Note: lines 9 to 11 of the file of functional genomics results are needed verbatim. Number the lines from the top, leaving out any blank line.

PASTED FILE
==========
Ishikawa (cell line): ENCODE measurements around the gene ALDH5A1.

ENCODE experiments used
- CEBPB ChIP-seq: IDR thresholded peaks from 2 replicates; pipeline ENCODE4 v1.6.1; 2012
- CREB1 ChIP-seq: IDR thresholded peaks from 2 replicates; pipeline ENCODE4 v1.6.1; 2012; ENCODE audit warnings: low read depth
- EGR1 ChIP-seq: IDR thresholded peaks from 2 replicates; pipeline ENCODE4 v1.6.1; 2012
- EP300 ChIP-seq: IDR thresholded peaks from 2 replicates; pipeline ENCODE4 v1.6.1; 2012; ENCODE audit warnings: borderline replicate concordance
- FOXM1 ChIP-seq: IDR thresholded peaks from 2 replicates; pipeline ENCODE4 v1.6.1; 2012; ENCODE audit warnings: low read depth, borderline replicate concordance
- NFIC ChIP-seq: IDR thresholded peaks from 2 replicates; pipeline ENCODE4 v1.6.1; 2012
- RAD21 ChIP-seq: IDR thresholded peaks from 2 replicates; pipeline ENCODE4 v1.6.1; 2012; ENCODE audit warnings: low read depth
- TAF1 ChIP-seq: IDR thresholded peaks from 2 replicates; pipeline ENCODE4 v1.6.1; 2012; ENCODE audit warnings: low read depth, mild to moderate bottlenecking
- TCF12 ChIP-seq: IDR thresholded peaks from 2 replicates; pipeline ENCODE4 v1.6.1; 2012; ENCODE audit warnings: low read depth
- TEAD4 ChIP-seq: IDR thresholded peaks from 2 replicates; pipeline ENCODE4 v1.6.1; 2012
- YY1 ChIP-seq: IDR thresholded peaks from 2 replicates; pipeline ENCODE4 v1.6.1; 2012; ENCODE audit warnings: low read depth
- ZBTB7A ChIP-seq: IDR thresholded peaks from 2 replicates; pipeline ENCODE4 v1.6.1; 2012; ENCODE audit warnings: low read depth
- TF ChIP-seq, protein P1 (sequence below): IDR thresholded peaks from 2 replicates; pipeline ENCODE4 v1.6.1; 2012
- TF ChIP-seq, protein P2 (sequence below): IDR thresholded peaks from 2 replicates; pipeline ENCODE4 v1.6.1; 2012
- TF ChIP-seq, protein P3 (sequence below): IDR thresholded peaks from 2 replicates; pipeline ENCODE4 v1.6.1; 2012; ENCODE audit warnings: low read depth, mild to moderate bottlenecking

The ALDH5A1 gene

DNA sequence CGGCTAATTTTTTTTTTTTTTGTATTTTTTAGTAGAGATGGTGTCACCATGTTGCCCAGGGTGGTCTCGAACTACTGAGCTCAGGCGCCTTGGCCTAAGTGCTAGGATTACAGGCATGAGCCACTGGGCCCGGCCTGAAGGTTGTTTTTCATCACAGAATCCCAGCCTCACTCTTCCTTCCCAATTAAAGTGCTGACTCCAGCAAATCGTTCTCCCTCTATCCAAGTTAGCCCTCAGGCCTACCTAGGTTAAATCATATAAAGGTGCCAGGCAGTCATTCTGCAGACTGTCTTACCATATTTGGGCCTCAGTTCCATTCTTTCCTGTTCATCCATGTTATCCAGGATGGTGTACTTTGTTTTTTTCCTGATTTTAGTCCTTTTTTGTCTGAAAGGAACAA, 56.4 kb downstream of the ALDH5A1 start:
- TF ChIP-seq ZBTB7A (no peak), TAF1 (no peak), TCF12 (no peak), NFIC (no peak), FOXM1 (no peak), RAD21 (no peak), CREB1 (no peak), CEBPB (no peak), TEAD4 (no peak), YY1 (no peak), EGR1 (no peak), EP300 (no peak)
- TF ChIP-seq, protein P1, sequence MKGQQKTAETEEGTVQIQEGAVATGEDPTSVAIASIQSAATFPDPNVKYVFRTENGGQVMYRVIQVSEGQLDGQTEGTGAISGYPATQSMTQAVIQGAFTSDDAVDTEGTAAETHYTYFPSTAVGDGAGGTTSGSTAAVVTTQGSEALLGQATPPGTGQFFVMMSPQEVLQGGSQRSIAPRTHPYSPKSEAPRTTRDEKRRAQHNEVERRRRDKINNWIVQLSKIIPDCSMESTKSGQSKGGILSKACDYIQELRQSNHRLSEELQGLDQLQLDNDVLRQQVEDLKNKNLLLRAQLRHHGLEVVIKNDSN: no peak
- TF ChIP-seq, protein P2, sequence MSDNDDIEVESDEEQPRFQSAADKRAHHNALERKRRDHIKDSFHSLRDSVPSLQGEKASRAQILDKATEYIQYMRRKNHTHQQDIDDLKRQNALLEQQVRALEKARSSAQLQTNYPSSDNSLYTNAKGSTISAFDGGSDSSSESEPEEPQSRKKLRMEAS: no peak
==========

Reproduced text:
- RAD21 ChIP-seq: IDR thresholded peaks from 2 replicates; pipeline ENCODE4 v1.6.1; 2012; ENCODE audit warnings: low read depth
- TAF1 ChIP-seq: IDR thresholded peaks from 2 replicates; pipeline ENCODE4 v1.6.1; 2012; ENCODE audit warnings: low read depth, mild to moderate bottlenecking
- TCF12 ChIP-seq: IDR thresholded peaks from 2 replicates; pipeline ENCODE4 v1.6.1; 2012; ENCODE audit warnings: low read depth